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    "The output from TeX may need postprocessing" … and for that reason alone, the publisher may have a standard workflow where incoming books are opened in InDesign by some reviewer and then sent on further down the processing pipeline. IOW, they might not even have made any changes at all in InDesign, it's just that that tool happens to be the "kick-off" for the processing pipeline. Commented Nov 3, 2019 at 16:21

My own use is for poetry (see: http://madbaddangerous.com/?smd_process_download=1&download_id=1925, set in LaTeX) and prose. Not theses or math. But, after many years casual use of PDFLaTeX, XeTeX, LuaTeX etc I’ve just about given up.

  1. It’s not that pleasant to write formatted text with images and other-than-plain-text-bloc prose in LaTeX. With anything even slightly ‘design-oriented’ in LaTeX, you end up with a lot of markup junk in the editor page that is, frankly, difficult to read and easily mis-read. Yes, I know there’s LyX, but that goes to the other extreme, in my view (by being obscure).
  2. LaTeX is great for setting poetry because you can do the verse formatting automatically. And I’m sure it’s great for math. I’ve always loved its handling of enumerations and lists. But for anything else, the management of formats is really ugly. For example, although I don’t use them much, I love LaTeX tables: there is no finer demonstration of the beauty of LaTeX. But I have to devote far too much markup effort — hours I seem to recall — to any moderately complex table in LaTeX, and usually have to remake it more than once or twice.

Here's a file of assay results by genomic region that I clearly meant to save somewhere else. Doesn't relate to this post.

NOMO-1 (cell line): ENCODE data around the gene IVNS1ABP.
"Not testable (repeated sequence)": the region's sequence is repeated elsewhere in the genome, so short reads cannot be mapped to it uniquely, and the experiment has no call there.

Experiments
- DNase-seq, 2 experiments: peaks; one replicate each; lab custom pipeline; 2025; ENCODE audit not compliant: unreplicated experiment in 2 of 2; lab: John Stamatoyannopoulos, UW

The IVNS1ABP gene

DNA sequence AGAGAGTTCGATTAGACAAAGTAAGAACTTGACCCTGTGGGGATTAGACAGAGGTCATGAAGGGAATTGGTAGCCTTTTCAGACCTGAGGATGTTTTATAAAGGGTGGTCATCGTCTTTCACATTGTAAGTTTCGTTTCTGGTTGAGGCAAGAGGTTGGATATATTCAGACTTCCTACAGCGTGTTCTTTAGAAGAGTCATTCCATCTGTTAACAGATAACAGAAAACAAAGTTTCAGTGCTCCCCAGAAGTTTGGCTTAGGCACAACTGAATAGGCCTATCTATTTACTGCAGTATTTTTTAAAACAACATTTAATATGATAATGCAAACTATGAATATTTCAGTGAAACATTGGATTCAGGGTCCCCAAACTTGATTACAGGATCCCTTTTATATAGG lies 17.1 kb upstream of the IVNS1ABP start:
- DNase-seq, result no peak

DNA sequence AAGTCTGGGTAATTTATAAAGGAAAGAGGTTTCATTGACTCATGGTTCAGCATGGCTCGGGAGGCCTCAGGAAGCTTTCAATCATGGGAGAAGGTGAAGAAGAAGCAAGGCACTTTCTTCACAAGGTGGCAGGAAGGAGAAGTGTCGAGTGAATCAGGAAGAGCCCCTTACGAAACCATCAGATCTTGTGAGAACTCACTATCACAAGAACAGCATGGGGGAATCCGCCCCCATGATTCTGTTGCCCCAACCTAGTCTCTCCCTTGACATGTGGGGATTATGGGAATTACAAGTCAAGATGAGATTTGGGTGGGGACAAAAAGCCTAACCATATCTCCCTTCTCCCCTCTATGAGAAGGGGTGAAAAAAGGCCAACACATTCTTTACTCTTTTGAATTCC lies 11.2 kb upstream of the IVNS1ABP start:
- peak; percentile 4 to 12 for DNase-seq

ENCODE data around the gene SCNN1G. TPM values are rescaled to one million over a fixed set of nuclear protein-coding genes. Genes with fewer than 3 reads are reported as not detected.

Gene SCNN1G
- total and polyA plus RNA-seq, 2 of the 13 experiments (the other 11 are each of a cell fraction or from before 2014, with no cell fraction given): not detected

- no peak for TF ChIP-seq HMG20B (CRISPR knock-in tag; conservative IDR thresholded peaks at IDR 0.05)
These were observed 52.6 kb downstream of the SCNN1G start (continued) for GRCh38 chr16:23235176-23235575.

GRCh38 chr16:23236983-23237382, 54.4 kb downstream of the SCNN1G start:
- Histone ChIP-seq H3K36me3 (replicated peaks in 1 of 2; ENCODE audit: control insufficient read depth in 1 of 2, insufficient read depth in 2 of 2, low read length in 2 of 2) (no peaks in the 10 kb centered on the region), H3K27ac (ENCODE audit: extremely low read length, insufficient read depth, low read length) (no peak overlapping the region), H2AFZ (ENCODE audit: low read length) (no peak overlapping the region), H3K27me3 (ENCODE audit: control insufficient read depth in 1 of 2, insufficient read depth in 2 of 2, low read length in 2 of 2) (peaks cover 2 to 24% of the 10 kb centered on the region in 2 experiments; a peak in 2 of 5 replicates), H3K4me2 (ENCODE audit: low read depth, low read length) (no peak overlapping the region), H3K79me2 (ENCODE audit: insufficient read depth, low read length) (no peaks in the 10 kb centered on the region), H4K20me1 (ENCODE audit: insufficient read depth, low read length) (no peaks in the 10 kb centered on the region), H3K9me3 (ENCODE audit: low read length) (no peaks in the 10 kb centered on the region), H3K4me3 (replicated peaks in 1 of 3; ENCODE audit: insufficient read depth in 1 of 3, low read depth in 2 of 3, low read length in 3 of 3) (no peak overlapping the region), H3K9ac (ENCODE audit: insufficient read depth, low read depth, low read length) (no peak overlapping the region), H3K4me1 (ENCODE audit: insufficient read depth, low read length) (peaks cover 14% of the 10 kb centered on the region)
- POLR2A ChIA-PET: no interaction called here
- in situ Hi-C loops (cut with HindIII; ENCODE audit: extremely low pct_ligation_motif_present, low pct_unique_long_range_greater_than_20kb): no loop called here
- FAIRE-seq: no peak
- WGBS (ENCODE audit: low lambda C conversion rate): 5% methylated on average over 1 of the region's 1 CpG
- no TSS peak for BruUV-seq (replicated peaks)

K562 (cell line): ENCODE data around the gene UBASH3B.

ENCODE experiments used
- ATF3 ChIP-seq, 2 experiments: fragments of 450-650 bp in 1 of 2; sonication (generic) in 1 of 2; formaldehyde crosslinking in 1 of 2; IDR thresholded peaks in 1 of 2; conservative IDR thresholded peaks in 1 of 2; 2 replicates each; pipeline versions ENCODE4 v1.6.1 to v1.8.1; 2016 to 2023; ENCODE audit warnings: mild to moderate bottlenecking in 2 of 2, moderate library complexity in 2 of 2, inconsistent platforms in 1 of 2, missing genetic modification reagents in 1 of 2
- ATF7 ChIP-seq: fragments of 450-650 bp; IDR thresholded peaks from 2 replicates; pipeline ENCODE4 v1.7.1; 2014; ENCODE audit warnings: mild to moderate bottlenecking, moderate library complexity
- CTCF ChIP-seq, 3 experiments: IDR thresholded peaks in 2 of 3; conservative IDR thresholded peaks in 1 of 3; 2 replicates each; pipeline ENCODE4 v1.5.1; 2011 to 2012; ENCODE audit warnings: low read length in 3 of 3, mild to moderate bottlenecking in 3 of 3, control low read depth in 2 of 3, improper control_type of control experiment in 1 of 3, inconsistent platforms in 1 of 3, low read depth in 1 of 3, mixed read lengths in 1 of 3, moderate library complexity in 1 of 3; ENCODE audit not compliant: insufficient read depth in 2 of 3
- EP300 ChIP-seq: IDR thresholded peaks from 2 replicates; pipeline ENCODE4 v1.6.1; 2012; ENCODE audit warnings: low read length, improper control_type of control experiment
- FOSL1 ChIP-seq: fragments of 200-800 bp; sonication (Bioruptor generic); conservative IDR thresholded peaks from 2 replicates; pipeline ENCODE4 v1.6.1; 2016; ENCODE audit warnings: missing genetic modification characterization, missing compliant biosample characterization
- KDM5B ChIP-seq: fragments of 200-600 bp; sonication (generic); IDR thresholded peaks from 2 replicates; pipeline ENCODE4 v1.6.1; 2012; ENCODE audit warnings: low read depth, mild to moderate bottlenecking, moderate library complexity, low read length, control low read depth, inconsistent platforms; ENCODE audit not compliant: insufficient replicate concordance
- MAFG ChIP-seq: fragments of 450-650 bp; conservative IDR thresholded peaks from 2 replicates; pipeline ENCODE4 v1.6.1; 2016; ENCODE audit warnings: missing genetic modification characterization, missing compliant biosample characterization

3. Of course you can do anything in LaTeX: the macro universe offers astonishing variety. But there are huge and sudden complexity penalties for wandering outside the ‘article’ format. I’ve found, if you use more than a couple of packages or even if you use just one but it’s (say) Memoir, your markup options and interactions quickly make your project almost unmaintainable. Go back to it a few months later and you need to spend hours, sometimes, figuring out from an obscure compile log and stupid experiments what a macro, perhaps buried deep in a subsidiary package, does/does not do or why you suddenly have errors and conflicts where there were none before.
  4. Yes WYSIWYG layout design (I now use Affinity Publisher) is tedious and prone to the casual typographical errors and ugliness that LaTeX prevents. Documents made with layout programs rarely show the same lovely precision. But it’s very transparent compared to LaTeX layout (you can see where you put stuff as you put it there). Also the complexity-ramp-up of WYSIWYG is not as steep or as obscure as LaTeX.

Here’s another way to put this: I can generally get by on my own exploring the limits of my design in a page-layout program. Maybe a few minutes with a manual or a YouTube tutorial. But I can’t create anything with more-complex-than-Article design in LaTeX without pretty much constant reference to StackExchange.

  1. Yes, (La)TeX and friends are used extensively to create books in many technical fields. You looked at a Springer book. Springer has LaTeX templates and I know of no authors in maths or physics who did not submit books in anything but LaTeX.

As a side note, PDF has a "Creator" field and a "Producer" field. Out of curiosity, I examined the information of some Springer PDFs published after 2000 (in maths, physics, and computer science). Of the 113 on hand, 12 are dvips, 26 are one of the TeX family, and the remainder InDesign. Of the Producer field, one was Ghostscript and the remainder Distiller. I know some of these authors and they wrote their texts completely in LaTeX and submitted the LaTeX source. At one extreme, the AMS strongly recommends using LaTeX.

  1. Publishers use whatever works for them, given the constraints of their software, editorial processes, and printing systems. As other answers have noted, LaTeX was never for graphical design. It shines, without parallel, in maths, physics, and computer-science texts.